Myth 2: Solar power is very expensive
Although this was a true statement just a decades ago, the cost of solar panels and equipment has plummeted. As solar technology advances, solar energy production is also increasing significantly, allowing the system to produce more of the overall household electricity. Now that solar electricity has grown nearly exponentially in popularity, solar equipment is mass produced, allowing prices to fall significantly.
A similar phenomenon happened with digital cameras, DVD players, and laptops. Although these gadgets were very costly when they first hit the market, prices have since declined dramatically, making them more affordable for many people. Likewise, solar technology is advancing and becoming more efficient as well.
“There are higher efficiency solar panels available on the market now, which come at a slightly lower price [per watt],” says Nir Maimon, CEO of Sol Reliable, a solar installation and green energy solutions company headquartered in Los Angeles. “Average panel efficiency is now 17%-21%, while previously, it was closer to 16%-17% efficiency.”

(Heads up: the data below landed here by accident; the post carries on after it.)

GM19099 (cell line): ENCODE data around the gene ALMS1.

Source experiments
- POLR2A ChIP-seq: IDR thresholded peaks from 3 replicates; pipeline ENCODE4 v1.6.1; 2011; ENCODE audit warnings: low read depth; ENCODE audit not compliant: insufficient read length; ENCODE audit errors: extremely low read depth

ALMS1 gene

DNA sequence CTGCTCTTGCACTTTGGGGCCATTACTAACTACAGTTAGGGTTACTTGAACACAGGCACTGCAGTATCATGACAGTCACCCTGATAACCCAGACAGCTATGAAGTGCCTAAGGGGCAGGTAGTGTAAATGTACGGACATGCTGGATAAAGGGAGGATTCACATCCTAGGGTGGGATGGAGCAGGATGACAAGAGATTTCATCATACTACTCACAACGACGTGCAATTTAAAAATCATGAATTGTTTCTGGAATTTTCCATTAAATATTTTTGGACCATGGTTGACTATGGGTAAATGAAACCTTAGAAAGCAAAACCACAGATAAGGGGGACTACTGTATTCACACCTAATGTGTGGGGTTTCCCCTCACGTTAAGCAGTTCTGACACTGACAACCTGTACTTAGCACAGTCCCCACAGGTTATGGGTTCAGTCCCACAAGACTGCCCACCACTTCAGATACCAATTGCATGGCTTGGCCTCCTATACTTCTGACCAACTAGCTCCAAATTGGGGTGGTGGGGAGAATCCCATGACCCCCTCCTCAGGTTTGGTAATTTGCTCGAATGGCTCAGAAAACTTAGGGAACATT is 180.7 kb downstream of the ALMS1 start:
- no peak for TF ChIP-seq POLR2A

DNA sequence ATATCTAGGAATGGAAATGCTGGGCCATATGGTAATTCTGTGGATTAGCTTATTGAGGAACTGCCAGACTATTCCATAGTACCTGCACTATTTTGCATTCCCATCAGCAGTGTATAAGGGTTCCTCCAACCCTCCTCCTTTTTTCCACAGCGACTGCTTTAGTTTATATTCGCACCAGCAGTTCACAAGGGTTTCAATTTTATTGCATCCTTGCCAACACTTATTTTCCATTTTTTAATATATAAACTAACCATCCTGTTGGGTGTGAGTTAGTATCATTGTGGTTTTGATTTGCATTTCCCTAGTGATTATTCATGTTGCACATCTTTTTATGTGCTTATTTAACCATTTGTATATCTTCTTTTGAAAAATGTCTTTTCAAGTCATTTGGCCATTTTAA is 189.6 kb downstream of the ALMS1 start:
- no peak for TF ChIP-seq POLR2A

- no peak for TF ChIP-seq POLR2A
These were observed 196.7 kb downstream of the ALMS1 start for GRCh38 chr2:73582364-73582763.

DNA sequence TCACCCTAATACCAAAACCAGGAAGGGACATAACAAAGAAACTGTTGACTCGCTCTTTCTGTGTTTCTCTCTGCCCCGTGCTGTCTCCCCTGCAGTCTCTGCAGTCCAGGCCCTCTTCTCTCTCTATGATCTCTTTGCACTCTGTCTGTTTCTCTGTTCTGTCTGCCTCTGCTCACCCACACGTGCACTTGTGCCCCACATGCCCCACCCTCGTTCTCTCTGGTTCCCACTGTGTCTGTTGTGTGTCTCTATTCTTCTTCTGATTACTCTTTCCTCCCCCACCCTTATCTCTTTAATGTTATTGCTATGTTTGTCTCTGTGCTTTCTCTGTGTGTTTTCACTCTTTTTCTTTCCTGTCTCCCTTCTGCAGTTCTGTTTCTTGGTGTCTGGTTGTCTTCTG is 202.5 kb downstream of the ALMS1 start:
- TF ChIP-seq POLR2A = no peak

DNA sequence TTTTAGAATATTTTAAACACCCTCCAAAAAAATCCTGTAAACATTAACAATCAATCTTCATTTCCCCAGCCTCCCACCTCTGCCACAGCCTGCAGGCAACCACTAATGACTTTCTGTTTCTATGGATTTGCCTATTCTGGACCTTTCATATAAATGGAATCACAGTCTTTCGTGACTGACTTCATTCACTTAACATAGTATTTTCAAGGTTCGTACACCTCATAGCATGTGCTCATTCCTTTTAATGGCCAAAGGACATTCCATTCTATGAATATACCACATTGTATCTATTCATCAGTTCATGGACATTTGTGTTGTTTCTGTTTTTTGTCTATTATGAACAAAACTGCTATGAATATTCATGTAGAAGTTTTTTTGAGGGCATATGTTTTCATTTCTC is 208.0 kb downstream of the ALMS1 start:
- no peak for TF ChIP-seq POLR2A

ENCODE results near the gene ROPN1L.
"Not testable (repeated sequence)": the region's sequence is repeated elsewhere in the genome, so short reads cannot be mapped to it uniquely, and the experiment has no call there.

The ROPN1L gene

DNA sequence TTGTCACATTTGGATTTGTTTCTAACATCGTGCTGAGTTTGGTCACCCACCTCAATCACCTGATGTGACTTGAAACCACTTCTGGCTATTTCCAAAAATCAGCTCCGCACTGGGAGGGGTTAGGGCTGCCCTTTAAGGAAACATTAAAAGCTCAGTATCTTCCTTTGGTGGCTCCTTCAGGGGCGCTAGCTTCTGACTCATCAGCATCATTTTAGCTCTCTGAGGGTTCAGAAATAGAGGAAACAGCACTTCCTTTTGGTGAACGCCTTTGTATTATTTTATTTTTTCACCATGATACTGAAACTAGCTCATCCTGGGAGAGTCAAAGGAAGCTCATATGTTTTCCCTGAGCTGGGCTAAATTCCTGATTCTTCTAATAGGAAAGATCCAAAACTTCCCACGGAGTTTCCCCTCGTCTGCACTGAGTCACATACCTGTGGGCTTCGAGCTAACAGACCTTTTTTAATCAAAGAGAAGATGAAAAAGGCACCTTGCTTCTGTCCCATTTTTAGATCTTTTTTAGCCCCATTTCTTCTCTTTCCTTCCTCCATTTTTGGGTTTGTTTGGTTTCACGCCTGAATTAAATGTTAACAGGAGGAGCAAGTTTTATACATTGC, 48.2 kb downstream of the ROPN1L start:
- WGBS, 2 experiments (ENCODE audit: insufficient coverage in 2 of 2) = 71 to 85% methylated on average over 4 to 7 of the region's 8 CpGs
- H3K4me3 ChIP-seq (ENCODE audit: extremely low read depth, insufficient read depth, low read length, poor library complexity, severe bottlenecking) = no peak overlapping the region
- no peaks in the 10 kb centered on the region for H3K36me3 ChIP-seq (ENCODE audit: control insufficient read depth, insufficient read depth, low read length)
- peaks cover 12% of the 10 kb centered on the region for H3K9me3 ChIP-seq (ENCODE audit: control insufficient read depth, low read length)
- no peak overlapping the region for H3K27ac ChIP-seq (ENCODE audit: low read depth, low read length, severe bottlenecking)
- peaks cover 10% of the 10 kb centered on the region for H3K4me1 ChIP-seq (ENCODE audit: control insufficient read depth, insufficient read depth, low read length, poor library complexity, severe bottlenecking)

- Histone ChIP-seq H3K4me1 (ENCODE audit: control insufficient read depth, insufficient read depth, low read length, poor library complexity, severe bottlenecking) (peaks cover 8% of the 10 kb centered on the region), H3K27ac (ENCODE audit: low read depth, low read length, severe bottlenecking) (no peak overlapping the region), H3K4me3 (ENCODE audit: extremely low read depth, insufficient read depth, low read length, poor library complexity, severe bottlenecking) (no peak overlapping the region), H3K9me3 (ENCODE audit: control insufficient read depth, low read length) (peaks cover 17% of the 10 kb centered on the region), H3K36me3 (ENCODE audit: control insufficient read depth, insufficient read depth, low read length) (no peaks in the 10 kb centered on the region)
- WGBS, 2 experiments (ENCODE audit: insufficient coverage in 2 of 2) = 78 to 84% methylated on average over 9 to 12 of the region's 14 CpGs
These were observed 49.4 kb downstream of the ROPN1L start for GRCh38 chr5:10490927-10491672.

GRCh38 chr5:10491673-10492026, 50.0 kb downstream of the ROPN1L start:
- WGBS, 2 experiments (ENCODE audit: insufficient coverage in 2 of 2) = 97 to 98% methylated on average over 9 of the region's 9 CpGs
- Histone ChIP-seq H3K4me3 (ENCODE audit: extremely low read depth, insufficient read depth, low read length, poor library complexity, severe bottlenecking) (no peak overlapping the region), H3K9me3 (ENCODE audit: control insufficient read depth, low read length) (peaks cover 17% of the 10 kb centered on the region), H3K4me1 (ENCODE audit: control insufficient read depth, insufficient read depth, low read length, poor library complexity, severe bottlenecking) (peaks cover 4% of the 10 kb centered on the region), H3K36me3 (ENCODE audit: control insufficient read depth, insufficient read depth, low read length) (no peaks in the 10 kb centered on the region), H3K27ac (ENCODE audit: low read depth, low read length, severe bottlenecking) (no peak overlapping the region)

At the same time, residential electricity rates have also increased over the last decade, especially in certain areas of the country. The financial performance of a solar system is largely dependent on the cost of electricity that a homeowner would otherwise pay. Today, solar energy systems have never been as affordable, or a better investment, especially in certain markets.
Myth 3: Solar panels don’t generate much electricity during the winter
Unless you live on the North or South Pole, solar energy systems typically generate a lot of electricity during colder weather, unless they are covered by snow or ice. Despite the angle of the sun being lower in the sky and the days being shorter, solar energy systems can generate significant amounts of electricity throughout the winter months.
This is because solar panels use light, not heat, to generate electricity. When the temperature of the solar panels is cooler, they can generate more renewable energy. Once they reach temperatures around 32 degrees Celsius or 90 degrees Fahrenheit, solar panel output starts to decline. Since panel temperatures are roughly 20 degrees Celsius warmer than ambient temperatures, these temperatures are commonly reached in most climates.